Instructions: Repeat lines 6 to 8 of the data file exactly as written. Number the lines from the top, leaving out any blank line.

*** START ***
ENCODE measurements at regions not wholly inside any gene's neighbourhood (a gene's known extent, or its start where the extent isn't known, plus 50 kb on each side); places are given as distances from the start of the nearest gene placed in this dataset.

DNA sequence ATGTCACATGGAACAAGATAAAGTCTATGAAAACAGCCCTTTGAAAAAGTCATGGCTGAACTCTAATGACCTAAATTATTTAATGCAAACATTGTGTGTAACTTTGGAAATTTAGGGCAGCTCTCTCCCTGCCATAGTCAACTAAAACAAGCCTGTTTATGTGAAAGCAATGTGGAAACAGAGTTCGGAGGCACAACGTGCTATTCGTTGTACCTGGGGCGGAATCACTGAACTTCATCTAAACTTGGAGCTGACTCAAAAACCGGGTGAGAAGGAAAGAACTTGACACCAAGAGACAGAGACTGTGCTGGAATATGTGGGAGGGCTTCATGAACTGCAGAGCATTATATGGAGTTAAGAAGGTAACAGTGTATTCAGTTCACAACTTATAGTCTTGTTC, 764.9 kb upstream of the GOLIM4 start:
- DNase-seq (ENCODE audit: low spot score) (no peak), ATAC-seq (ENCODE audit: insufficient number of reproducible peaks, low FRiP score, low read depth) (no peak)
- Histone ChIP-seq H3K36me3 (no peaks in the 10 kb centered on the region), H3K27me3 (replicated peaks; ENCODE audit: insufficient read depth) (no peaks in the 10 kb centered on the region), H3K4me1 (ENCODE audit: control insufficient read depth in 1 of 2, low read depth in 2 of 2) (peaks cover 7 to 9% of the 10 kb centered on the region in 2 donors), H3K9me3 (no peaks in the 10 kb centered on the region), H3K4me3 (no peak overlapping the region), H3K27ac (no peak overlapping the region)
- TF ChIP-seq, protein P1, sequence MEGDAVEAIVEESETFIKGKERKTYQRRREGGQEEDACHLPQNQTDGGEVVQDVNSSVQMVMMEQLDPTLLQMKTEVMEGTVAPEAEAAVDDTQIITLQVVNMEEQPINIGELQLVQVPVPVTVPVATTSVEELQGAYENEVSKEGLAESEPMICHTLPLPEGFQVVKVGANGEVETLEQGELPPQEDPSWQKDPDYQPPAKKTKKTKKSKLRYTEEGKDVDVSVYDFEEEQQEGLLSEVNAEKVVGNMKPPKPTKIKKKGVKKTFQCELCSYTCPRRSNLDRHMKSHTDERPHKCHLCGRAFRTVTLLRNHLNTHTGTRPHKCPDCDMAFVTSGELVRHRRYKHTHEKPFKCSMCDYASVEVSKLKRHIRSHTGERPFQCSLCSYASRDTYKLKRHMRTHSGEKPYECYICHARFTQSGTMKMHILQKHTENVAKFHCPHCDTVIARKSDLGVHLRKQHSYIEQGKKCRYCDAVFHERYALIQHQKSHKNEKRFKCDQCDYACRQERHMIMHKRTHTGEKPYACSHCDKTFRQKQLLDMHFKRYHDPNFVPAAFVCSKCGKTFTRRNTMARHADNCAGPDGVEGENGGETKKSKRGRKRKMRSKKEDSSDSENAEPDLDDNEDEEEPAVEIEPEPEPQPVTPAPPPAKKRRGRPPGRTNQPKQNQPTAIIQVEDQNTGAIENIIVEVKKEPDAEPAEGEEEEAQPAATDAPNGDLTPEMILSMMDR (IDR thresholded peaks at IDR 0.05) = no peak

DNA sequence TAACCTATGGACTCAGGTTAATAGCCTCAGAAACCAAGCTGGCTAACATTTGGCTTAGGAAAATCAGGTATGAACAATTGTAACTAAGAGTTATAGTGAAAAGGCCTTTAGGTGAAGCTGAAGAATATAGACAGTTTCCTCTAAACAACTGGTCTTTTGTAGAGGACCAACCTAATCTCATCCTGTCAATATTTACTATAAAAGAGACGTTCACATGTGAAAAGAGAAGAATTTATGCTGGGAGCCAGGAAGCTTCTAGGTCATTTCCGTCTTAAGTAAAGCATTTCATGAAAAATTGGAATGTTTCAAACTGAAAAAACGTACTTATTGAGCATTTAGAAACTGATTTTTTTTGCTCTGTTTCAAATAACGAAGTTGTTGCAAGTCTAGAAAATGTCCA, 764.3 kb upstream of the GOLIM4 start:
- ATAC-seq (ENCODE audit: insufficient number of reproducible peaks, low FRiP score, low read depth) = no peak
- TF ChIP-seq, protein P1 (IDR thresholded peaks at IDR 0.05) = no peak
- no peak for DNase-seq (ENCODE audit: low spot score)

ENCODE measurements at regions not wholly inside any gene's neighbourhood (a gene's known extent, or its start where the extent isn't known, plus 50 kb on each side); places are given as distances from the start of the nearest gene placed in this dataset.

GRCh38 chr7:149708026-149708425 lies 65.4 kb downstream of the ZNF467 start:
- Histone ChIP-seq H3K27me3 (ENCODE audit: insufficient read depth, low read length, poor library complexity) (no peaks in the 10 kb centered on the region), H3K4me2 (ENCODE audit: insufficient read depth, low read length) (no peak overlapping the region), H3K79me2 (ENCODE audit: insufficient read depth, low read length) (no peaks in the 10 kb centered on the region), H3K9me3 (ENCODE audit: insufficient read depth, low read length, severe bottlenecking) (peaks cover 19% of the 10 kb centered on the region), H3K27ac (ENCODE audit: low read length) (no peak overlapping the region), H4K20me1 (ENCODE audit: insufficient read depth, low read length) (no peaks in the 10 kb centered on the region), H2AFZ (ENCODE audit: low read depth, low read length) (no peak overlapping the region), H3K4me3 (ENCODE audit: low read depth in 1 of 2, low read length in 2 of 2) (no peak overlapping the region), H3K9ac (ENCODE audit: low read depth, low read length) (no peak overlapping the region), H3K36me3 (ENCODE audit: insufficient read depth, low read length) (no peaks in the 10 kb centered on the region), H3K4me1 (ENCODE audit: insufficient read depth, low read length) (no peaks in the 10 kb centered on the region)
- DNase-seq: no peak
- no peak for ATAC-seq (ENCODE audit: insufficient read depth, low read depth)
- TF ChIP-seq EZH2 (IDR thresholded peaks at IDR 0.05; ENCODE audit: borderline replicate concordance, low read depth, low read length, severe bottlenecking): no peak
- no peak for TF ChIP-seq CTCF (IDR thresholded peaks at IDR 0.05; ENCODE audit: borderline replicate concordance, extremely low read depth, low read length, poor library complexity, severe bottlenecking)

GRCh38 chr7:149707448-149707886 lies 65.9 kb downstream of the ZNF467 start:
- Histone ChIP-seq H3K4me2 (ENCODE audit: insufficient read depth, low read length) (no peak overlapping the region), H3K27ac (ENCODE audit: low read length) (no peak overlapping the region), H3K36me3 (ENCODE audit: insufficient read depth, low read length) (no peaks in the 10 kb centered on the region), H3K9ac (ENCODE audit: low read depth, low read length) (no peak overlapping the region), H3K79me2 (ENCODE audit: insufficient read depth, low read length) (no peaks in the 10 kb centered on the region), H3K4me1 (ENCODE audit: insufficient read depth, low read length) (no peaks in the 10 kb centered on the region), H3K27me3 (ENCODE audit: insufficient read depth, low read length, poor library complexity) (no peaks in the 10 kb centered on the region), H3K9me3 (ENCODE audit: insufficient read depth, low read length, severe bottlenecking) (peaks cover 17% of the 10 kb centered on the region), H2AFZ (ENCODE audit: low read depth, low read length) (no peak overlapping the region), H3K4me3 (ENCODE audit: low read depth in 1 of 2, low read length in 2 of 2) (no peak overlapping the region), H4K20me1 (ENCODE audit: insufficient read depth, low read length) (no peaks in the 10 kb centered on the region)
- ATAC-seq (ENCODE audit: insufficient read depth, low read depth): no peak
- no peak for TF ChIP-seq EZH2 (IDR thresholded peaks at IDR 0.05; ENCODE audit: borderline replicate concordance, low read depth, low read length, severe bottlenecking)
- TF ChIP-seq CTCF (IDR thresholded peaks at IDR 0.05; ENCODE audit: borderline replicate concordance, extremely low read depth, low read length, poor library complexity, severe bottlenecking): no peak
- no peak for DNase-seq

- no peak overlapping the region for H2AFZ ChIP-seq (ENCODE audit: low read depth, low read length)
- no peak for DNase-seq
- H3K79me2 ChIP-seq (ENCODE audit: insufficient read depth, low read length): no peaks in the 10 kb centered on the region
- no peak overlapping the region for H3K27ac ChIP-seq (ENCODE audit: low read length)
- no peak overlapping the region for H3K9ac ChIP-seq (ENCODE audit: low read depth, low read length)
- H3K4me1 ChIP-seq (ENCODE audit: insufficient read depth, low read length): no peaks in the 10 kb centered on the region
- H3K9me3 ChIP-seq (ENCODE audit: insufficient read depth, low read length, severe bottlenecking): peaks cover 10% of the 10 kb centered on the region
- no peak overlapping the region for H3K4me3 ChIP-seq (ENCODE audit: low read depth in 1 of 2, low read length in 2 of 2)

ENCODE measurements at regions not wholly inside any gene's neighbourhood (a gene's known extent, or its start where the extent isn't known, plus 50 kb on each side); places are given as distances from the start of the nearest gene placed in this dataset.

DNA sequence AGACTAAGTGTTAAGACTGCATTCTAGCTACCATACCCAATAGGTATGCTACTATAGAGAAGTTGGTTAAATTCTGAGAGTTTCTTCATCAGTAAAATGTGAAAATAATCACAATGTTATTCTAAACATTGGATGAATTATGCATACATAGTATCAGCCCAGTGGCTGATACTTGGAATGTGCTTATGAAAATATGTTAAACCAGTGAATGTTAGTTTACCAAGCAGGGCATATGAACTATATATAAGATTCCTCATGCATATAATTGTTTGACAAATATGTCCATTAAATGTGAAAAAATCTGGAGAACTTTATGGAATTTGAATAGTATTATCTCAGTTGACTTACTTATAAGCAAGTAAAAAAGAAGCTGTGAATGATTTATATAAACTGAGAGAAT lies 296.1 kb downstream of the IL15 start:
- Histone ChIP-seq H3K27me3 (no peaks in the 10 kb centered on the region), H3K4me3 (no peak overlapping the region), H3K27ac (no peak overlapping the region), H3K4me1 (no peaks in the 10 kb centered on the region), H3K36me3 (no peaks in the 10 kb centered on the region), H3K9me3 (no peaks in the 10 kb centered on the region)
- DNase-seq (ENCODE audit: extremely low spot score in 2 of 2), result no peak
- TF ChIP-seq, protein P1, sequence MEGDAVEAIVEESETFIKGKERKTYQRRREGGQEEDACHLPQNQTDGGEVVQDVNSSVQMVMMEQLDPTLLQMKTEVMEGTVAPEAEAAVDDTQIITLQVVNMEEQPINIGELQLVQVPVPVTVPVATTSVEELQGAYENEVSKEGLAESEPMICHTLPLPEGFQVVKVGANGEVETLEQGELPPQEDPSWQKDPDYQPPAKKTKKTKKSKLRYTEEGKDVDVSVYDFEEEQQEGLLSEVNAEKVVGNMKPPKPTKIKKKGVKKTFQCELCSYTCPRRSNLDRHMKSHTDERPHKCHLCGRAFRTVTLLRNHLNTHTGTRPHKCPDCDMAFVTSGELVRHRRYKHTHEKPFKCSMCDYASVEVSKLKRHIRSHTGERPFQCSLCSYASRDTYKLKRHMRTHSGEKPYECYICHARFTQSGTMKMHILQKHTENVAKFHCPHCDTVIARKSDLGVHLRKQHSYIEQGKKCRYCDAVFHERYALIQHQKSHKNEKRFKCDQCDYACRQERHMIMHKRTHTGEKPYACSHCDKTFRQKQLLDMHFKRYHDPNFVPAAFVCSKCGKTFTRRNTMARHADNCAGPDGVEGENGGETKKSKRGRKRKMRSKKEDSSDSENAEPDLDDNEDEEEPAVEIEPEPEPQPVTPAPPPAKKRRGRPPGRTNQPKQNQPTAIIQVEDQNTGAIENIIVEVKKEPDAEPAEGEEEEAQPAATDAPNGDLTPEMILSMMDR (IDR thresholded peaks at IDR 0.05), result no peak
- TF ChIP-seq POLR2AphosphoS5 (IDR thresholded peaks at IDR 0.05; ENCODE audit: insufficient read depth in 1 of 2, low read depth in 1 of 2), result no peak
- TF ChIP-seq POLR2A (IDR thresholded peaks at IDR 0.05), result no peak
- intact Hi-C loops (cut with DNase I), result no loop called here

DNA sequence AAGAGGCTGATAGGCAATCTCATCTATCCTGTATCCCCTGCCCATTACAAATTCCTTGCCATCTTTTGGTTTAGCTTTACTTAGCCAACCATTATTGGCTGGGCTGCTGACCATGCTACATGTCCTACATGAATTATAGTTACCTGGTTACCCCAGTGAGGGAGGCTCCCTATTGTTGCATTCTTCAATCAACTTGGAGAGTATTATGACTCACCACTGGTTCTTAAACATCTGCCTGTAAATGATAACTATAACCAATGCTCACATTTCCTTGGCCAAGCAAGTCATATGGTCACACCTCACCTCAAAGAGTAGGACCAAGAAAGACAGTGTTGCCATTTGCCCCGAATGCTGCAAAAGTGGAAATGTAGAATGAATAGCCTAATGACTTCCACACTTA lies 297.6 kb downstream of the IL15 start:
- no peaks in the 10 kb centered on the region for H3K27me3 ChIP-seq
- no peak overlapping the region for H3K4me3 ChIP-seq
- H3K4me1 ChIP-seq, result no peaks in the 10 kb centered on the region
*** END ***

DNA sequence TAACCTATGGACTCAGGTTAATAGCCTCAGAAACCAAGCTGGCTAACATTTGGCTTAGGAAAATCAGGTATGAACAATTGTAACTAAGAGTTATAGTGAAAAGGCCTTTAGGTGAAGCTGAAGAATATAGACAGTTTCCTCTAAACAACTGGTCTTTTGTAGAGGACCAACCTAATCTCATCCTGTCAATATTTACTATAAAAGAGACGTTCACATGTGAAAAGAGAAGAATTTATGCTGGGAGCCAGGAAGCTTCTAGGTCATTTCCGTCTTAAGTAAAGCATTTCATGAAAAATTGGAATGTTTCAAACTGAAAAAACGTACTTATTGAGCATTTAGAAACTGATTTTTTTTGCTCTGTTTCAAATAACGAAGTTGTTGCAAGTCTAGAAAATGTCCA, 764.3 kb upstream of the GOLIM4 start:
- ATAC-seq (ENCODE audit: insufficient number of reproducible peaks, low FRiP score, low read depth) = no peak
- TF ChIP-seq, protein P1 (IDR thresholded peaks at IDR 0.05) = no peak